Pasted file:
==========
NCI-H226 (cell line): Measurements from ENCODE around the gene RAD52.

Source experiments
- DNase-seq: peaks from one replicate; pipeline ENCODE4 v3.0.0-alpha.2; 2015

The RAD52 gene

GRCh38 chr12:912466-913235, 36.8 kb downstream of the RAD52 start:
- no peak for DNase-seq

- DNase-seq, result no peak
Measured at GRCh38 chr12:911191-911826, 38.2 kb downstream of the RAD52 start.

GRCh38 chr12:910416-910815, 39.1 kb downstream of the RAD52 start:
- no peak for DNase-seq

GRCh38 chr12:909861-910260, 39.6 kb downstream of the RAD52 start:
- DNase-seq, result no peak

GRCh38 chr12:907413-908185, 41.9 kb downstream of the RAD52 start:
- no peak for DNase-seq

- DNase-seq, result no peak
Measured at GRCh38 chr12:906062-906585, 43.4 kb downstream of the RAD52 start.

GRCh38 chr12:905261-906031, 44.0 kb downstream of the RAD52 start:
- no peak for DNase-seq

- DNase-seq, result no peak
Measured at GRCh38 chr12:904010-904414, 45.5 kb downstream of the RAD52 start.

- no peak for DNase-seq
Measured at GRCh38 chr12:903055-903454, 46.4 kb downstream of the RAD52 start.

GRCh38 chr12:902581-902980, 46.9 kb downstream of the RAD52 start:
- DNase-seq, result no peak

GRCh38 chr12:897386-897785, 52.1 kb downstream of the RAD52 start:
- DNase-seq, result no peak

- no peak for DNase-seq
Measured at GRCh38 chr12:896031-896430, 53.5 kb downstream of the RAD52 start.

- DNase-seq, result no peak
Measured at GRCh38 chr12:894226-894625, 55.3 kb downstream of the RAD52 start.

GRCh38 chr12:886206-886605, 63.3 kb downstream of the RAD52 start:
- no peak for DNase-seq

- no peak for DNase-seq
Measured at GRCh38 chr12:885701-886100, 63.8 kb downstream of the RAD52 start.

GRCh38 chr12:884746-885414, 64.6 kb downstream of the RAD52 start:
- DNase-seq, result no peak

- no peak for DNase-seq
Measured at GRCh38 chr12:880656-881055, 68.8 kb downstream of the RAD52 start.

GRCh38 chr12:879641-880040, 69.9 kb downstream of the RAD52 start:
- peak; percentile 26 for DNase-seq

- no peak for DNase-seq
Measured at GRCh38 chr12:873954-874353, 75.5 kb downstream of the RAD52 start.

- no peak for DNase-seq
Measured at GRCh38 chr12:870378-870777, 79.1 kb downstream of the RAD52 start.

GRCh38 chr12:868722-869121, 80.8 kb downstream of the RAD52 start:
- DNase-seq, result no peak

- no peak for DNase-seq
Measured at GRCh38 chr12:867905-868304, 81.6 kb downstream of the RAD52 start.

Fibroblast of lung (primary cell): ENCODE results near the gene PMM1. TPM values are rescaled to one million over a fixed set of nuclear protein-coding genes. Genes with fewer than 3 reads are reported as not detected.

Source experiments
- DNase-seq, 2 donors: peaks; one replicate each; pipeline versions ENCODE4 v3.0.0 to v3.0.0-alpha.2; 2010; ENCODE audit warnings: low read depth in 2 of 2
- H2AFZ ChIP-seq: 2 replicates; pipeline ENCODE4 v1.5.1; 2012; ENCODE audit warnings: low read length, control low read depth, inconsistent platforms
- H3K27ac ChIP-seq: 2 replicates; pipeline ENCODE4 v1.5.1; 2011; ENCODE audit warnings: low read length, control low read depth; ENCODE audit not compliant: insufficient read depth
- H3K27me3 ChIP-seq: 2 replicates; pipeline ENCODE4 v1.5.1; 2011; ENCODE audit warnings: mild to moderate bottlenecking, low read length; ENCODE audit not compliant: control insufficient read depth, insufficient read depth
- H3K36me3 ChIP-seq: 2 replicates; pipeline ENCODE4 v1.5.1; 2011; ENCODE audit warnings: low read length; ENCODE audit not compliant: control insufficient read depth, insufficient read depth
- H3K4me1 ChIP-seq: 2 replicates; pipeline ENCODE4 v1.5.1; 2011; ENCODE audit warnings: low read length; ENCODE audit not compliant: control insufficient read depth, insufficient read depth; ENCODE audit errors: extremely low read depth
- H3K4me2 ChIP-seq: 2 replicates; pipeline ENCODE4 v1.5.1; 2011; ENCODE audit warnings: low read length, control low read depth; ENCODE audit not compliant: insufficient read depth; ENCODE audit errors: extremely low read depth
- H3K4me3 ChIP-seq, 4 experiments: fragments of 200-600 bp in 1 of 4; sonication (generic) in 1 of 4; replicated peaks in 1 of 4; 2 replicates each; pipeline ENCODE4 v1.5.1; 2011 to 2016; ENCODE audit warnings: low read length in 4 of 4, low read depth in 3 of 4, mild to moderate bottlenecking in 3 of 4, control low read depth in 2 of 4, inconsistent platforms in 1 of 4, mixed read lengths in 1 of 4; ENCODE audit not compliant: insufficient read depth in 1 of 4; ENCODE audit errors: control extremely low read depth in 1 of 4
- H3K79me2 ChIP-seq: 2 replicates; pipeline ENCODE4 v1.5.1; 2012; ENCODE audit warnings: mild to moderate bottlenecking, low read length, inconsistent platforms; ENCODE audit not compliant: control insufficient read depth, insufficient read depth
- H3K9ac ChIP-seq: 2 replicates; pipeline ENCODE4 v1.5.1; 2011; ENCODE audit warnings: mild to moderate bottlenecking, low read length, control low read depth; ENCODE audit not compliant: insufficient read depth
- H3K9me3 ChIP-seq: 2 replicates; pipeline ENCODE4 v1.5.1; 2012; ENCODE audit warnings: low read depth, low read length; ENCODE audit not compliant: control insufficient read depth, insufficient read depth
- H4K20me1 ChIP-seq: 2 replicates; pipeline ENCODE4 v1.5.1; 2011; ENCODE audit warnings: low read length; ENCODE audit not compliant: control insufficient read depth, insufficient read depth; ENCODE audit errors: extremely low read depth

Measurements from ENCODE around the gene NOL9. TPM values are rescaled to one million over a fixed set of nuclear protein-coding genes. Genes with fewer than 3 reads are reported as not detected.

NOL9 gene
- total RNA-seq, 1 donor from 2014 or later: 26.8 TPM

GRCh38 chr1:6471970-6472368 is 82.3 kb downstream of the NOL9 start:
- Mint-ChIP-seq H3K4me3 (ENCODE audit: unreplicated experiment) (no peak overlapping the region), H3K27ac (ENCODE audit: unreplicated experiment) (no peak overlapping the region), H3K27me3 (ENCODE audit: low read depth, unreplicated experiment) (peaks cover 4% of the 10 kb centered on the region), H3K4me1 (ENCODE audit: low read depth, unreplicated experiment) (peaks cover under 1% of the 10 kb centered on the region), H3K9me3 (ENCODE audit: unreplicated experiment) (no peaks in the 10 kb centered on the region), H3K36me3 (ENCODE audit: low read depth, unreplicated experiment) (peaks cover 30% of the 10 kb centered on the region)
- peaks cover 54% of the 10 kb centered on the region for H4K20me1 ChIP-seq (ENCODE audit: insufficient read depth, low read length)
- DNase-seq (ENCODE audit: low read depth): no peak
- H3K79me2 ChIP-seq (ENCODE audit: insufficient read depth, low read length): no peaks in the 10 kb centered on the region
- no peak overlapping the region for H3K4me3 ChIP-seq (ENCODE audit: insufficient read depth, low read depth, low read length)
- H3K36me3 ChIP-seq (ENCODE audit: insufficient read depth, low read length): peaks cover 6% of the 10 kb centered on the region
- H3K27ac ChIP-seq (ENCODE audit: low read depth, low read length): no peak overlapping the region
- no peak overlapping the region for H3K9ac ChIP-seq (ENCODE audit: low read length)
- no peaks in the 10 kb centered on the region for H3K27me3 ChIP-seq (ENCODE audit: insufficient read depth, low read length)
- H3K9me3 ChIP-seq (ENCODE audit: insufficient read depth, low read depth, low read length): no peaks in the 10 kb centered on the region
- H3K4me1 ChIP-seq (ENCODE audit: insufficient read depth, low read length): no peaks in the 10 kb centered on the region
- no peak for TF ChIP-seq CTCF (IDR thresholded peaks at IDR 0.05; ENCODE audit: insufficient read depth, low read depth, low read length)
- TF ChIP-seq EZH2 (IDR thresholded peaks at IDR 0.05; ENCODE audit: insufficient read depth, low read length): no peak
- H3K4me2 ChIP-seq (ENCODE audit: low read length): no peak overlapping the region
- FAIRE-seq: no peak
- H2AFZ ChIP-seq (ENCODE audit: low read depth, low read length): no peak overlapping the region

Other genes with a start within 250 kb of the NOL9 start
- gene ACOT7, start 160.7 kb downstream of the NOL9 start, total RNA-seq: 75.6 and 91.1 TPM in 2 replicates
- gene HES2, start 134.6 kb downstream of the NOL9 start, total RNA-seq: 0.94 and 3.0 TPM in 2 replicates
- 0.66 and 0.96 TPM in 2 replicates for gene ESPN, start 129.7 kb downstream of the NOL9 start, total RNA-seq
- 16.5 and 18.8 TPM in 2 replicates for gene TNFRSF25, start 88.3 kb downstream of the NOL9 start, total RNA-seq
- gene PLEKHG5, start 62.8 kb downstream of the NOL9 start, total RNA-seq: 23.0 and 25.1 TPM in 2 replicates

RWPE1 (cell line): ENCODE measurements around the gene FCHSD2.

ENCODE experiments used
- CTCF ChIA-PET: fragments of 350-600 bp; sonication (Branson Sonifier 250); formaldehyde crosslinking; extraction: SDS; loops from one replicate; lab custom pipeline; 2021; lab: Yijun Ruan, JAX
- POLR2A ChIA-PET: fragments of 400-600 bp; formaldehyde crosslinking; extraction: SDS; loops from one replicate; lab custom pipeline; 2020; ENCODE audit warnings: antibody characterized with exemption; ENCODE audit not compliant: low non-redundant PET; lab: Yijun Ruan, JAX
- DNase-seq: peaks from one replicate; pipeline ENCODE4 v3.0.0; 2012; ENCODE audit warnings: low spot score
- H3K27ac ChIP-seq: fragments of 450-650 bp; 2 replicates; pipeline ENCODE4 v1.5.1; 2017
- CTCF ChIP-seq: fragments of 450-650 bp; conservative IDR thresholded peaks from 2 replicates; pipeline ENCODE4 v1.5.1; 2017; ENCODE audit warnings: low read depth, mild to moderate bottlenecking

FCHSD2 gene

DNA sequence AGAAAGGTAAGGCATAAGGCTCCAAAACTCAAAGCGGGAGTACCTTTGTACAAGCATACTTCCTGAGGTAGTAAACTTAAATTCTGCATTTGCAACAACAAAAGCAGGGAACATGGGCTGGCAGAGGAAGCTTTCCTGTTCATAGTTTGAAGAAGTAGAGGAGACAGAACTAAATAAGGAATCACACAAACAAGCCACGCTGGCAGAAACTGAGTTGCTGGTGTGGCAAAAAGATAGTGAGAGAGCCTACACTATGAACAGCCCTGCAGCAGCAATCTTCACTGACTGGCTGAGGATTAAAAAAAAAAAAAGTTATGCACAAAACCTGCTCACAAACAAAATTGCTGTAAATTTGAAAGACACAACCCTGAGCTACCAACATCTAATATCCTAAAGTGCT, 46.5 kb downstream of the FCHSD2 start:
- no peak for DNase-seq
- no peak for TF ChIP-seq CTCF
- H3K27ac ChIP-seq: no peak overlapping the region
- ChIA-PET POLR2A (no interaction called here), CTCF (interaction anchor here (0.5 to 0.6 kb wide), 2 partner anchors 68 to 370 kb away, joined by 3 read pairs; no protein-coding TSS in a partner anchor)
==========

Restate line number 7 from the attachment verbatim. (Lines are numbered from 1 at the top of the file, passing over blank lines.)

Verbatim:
- DNase-seq, result no peak